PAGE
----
Aston University Data Breach Compensation Claims Guide – How Much Compensation Can I Claim? – Amounts For Aston University Data Breach
How To Make A Data Breach Claim Against Aston University
Universities have access to a variety of different types of personal information, such as contact details, your address, possibly any medical or mental health history, and information regarding financial transactions. A university, as with any organisation entrusted with this kind of personal information, has an obligation to keep it secure and private and to use it only for the necessary purposes which it has made clear to the subject. This guide has been created to help those who may have been impacted by an Aston University data breach.
Having personal information leaked, whether it is due to a deliberate decision by the university, by preventable cyber hacking or through simple employee error potentially puts you at risk of having personal information made public. This could result in data theft, scams such as phishing and identity fraud. It can also be highly traumatic for the victims, who may experience psychological harm—a breach of privacy is, after all, the equivalent to being burgled.
Luckily, you do have the right to make a data breach compensation claim in the event that Aston University has failed to protect your data privacy rights and you can prove this was the case. If you have been affected by a data breach involving your personal information which had been collected and processed by Aston University, you should read this guide and afterwards get in touch with our team of legal advisors if you’d like help and support.
Our legal advisors, along with our lawyers, could help you make a data breach claim against Aston University provided you have evidence of their breach and the harm caused.
If you would like more information, just follow any one of the three following steps:
- Call 0800 073 8804
- Submit your contact details and a brief description of the incident on this page to receive a call back
- Send a message to us via our live chat feature at the bottom of the screen.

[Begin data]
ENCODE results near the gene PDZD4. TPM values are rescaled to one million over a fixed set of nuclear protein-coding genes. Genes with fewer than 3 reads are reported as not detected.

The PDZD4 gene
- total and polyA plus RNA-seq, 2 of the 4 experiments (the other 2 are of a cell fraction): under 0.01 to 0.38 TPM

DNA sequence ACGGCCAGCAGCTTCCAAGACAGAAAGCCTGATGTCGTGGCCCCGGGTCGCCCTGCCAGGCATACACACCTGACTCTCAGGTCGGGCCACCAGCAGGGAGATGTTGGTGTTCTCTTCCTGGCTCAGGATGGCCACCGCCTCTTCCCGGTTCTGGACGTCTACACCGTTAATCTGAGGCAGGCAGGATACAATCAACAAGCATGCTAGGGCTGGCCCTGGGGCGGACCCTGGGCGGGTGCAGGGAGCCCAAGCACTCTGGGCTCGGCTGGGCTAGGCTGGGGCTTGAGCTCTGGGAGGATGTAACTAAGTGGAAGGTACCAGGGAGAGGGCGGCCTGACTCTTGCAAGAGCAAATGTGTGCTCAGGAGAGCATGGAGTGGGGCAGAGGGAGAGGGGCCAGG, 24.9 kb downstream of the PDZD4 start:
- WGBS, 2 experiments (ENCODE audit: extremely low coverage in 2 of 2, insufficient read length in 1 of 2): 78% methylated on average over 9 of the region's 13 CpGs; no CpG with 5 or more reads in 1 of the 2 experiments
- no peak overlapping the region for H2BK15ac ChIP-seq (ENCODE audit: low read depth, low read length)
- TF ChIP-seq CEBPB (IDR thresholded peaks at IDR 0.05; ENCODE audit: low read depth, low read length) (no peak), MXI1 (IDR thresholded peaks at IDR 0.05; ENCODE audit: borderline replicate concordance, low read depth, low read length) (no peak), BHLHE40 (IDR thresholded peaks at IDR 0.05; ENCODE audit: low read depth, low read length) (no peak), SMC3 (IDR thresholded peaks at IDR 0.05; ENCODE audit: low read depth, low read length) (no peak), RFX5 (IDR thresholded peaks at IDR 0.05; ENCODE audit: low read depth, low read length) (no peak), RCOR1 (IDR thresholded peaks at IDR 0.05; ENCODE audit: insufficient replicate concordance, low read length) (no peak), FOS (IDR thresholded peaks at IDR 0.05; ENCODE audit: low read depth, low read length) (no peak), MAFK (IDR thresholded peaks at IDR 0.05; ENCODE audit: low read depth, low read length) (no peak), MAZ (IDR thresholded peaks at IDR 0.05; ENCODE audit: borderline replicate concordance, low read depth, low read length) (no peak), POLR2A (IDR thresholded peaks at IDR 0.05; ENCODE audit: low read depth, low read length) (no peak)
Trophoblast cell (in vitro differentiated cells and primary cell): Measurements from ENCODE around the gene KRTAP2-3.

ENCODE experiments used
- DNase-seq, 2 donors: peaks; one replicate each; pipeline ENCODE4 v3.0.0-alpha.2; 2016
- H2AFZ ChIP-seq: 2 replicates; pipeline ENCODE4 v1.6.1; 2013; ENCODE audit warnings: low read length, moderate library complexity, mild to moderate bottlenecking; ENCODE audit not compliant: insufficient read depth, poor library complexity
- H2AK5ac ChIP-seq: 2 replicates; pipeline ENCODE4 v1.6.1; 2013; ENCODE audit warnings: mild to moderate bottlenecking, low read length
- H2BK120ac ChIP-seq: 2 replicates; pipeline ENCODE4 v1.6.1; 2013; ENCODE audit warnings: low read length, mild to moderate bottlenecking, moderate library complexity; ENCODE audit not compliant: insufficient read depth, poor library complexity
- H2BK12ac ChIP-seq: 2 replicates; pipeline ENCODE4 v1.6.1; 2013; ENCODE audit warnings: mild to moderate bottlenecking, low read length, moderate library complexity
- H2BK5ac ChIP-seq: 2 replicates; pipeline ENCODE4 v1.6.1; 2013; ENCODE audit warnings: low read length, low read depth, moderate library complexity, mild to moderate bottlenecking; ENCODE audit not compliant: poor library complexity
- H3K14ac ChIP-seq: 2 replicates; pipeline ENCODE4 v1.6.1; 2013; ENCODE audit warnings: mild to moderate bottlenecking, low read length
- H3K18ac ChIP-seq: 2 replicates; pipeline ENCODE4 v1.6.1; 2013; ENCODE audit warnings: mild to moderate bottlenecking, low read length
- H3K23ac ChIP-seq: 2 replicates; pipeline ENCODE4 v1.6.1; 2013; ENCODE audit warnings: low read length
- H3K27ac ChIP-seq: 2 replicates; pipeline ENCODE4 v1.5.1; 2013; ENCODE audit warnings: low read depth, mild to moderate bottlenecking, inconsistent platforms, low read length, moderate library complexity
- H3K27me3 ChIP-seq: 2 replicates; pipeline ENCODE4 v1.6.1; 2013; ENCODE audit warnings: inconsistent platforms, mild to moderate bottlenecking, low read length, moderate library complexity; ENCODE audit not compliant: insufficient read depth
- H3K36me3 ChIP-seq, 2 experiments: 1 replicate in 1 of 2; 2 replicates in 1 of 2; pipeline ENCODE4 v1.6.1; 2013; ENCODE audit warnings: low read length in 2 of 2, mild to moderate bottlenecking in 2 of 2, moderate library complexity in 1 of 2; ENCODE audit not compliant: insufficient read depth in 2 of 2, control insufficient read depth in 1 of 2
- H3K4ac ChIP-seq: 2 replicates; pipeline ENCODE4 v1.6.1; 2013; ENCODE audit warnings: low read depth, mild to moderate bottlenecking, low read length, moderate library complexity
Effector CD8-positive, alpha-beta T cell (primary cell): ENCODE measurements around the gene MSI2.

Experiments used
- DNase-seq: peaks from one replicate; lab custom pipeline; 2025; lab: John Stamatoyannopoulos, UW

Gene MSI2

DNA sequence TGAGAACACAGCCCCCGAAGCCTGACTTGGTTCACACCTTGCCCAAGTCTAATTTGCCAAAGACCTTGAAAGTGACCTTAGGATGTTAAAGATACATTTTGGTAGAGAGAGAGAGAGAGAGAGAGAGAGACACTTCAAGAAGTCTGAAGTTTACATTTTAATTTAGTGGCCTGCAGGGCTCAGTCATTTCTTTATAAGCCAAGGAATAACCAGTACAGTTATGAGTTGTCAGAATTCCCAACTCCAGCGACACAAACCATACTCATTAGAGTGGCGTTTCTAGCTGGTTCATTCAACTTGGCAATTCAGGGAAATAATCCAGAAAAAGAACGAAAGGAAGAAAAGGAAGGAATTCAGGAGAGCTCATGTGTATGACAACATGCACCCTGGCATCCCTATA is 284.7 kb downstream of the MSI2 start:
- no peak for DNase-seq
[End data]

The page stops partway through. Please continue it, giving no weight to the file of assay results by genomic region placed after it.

Select A Section
- A Guide To Claims For A Data Breach By Aston University
- What Is A Data Breach By Aston University?
- Does The GDPR Apply To Universities And Colleges?
- Examples Of How A University Could Be Affected By A Data Breach
- How Often Do Data Breaches Affect Universities?
- Attacks Against Universities By Cyber Criminals
- Ways In Which Data Breach Victims Could Be Compensated
- Compensation Calculator For Data Breach Claims Against Aston University
- How The Team At Legal Expert May Help You
- No Win No Fee Data Breach Claims Against Aston University
- Talk To Our Team
- Related Services
This guide aims to explain what your rights are when it comes to the protection of your data and what you can do when your data has been breached by an organisation like Aston University. This means explaining the law that regulates data protection and the bodies charged with enforcing compliance.
An important aspect of explaining how compensation claims work is explaining how your compensation may be calculated, so this guide will go into some of the effects that a data breach could have, and how these could factor into your potential compensation payout.
Other important aspects of making a claim are finding the right lawyer, and finding out how to make a claim without taking a big financial risk. You can learn about this in the sections on how our legal team can help you and on No Win No Fee claims.
It’s important to note the time limits involved with claiming. For data breach claims, you have just 6 years. However, this is reduced to 1 year if it involves a breach of your human rights.
If you have any questions at all about the content of this guide, do not hesitate to get in touch.
A data breach is when an organisation which has obtained, stored and processed someone’s personal information has allowed, through negligence or misconduct, that data to be accessed by other parties.
This could happen because that organisation wrongfully engages in a policy of sharing information with other parties, or because it fails to enact cybersecurity policies sufficient to prevent cyber-attacks. Such attacks could result in hacking incidents such as the Blackbaud hack which we will go into in more detail later.
One of the organisations which monitor and regulate data protection in the UK is the Information Commissioner’s Office (ICO). This organisation can carry out investigations of suspected or reported data breach incidents and has the authority to hand out fines against organisations which fail to abide by data protection rules.
Being the victim of a data breach can cause all sorts of problems, not least of which is the feeling of stress and fear that it could inspire, particularly if very sensitive information is among that which is leaked, such as your address or your financial information.